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Front Psychol. 2014 Apr 29;5:365. doi: 10.3389/fpsyg.2014.00365. eCollection 2014.

Processing word prosody-behavioral and neuroimaging evidence for heterogeneous performance in a language with variable stress.

Author information

  • 1Section Neurological Cognition Research, Department of Neurology, Uniklinik RWTH Aachen Aachen, Germany ; Faculty of Medicine, Brain Imaging Facility of the Interdisciplinary Centre for Clinical Research, Uniklinik RWTH Aachen Aachen, Germany.
  • 2Faculty of Medicine, Brain Imaging Facility of the Interdisciplinary Centre for Clinical Research, Uniklinik RWTH Aachen Aachen, Germany ; KMRC - Knowledge Media Research Center Tuebingen, Germany ; Section Neuropsychology, Department of Neurology, Uniklinik RWTH Aachen Aachen, Germany.
  • 3Section Neurological Cognition Research, Department of Neurology, Uniklinik RWTH Aachen Aachen, Germany ; Faculty of Medicine, Brain Imaging Facility of the Interdisciplinary Centre for Clinical Research, Uniklinik RWTH Aachen Aachen, Germany ; Section Neuropsychology, Department of Neurology, Uniklinik RWTH Aachen Aachen, Germany.
  • 4Section Neurological Cognition Research, Department of Neurology, Uniklinik RWTH Aachen Aachen, Germany ; Department of Psychiatry, Psychotherapy and Psychosomatics, Uniklinik RWTH Aachen Aachen, Germany ; Research Centre Juelich, Institute of Neuroscience and Medicine (INM-1) Juelich, Germany.
  • 5Institute of Germanic Linguistics, Philipps University Marburg, Germany.

Abstract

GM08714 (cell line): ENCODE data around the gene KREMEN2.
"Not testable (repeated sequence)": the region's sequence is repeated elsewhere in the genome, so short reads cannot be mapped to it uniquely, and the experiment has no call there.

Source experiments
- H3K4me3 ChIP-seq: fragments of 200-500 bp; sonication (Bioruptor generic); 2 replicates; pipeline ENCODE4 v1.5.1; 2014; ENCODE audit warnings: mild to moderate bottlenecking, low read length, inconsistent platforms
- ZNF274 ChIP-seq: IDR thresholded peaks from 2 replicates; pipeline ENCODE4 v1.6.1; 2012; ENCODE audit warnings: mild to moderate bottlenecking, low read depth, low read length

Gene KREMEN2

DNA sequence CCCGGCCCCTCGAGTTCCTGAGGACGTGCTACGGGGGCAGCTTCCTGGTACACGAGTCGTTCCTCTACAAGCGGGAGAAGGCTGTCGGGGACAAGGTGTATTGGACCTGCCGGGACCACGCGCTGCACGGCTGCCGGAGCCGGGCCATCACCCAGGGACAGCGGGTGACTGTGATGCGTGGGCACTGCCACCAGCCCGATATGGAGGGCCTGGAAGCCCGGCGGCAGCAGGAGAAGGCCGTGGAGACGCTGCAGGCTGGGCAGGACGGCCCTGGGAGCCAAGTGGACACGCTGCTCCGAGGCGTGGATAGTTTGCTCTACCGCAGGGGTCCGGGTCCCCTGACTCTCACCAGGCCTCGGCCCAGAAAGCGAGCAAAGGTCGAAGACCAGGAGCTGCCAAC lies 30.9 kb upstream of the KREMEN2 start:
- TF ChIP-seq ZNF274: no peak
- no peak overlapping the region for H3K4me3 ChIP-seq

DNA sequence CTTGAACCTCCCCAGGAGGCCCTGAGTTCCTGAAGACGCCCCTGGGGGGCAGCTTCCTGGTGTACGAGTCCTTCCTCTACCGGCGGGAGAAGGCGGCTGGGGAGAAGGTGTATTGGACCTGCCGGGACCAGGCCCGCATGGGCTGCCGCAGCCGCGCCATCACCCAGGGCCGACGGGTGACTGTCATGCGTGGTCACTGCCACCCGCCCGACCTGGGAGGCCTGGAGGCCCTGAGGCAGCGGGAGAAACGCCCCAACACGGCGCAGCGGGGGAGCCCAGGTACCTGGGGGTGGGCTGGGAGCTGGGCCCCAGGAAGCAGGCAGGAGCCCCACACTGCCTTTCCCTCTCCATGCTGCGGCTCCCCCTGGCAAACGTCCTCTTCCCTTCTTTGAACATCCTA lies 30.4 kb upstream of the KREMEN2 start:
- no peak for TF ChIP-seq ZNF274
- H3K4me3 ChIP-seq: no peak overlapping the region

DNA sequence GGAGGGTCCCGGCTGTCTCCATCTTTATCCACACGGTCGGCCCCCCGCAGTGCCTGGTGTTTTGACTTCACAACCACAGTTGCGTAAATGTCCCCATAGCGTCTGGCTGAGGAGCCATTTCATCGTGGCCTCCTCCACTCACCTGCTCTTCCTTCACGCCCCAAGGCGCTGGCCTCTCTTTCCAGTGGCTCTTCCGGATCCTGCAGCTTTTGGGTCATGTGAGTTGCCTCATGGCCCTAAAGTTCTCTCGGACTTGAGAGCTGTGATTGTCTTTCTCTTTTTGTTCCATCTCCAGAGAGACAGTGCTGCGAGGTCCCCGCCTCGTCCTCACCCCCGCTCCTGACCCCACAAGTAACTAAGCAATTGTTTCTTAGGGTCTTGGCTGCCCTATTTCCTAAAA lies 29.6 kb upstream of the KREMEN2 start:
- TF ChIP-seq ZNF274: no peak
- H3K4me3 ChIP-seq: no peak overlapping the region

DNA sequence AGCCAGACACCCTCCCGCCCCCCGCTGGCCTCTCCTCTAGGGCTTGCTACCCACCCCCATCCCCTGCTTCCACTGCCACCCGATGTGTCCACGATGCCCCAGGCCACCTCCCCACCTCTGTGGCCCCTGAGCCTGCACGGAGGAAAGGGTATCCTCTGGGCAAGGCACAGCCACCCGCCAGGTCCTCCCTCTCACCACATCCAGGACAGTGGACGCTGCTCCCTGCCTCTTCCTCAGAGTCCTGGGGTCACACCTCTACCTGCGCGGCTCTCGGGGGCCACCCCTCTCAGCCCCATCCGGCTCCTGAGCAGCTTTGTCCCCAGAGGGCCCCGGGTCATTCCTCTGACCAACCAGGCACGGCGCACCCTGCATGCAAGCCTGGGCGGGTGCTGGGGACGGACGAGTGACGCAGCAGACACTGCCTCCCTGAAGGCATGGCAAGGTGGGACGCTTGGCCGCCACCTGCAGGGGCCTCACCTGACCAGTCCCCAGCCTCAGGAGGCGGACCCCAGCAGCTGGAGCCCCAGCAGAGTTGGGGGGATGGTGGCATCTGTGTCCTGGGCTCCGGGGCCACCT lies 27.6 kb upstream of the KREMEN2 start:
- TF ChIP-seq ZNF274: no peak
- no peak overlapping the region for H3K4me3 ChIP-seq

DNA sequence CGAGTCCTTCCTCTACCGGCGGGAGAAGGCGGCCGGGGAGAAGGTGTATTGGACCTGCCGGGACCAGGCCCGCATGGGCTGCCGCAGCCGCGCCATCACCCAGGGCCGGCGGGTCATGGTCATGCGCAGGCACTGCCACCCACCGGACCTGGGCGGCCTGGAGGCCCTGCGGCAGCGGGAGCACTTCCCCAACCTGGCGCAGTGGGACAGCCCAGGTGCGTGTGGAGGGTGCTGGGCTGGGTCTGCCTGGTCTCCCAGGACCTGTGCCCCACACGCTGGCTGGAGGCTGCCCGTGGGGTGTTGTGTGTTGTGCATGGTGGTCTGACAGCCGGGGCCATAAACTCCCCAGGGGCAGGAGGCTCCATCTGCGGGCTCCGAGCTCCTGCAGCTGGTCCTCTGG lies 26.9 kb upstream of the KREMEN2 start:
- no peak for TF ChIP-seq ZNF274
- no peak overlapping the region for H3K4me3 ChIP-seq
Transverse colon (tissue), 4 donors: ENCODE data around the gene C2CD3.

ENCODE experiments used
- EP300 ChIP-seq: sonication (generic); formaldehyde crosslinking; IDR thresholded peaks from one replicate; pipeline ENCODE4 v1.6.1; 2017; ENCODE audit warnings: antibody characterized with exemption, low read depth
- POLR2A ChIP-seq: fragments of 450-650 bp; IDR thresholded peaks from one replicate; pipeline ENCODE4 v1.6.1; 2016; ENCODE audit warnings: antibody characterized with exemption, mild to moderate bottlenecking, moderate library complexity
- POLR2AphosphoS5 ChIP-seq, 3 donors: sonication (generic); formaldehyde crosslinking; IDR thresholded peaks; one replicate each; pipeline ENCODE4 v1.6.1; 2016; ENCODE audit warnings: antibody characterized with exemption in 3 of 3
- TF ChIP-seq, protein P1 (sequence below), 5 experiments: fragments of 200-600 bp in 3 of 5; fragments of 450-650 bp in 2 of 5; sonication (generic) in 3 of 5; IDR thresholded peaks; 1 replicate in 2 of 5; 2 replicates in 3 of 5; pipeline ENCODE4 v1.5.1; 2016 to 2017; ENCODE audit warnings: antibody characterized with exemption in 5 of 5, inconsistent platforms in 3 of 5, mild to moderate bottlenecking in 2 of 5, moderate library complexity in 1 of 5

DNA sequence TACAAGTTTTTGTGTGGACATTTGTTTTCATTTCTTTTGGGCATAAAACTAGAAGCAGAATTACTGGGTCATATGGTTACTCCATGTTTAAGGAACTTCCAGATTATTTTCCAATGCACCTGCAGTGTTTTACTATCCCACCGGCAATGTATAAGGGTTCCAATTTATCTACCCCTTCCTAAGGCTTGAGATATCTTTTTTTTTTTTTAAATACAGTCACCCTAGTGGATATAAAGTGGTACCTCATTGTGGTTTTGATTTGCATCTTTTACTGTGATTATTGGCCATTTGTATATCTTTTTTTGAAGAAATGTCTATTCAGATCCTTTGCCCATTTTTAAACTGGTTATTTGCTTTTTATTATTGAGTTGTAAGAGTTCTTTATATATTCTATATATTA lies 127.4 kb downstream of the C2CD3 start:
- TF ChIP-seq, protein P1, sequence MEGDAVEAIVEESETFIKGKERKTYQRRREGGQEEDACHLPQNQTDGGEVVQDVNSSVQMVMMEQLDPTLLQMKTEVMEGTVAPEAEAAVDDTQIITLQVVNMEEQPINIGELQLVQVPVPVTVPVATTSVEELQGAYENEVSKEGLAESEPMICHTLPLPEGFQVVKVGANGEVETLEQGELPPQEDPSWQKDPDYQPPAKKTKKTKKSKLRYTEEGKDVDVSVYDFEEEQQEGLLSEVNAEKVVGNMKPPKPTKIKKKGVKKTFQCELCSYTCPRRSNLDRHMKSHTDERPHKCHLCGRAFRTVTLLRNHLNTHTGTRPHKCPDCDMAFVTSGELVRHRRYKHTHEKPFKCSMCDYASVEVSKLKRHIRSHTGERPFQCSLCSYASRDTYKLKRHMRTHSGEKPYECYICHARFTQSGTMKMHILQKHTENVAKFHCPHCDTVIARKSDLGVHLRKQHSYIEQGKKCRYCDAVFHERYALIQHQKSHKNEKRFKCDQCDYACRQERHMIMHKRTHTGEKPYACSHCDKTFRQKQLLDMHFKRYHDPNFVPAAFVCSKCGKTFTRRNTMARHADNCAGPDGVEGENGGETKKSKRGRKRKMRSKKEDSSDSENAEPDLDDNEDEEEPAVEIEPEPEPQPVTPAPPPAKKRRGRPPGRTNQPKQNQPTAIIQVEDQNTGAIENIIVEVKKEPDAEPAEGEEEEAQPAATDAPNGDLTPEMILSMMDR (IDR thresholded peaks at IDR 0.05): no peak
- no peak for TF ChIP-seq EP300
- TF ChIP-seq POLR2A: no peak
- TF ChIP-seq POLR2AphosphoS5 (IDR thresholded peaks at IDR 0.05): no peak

In the present behavioral and fMRI study, we investigated for the first time interindividual variability in word stress processing in a language with variable stress position (German) in order to identify behavioral predictors and neural correlates underlying these differences. It has been argued that speakers of languages with variable stress should perform relatively well in tasks tapping into the representation and processing of word stress, given that this is a relevant feature of their language. Nevertheless, in previous studies on word stress processing large degrees of interindividual variability have been observed but were ignored or left unexplained. Twenty-five native speakers of German performed a sequence recall task using both segmental and suprasegmental stimuli. In general, the suprasegmental condition activated a subcortico-cortico-cerebellar network including, amongst others, bilateral inferior frontal gyrus, insula, precuneus, cerebellum, the basal ganglia, pre-SMA and SMA, which has been suggested to be dedicated to the processing of temporal aspects of speech. However, substantial interindividual differences were observed. In particular, main effects of group were observed in the left middle temporal gyrus (below vs. above average performance in stress processing) and in the left precuneus (above vs. below average). Moreover, condition (segmental vs. suprasegmental) and group (above vs. below average) interacted in the right hippocampus and cerebellum. At the behavioral level, differences in word stress processing could be partly explained by individual performance in basic auditory perception including duration discrimination and by working memory performance (WM). We conclude that even in a language with variable stress, interindividual differences in behavioral performance and in the neuro-cognitive foundations of stress processing can be observed which may partly be traced back to individual basic auditory processing and WM performance.

KEYWORDS:

fMRI; interindividual differences; segmental processing; stress processing; word stress

PMID:
24808879
[PubMed]
PMCID:
PMC4010785
Free PMC Article
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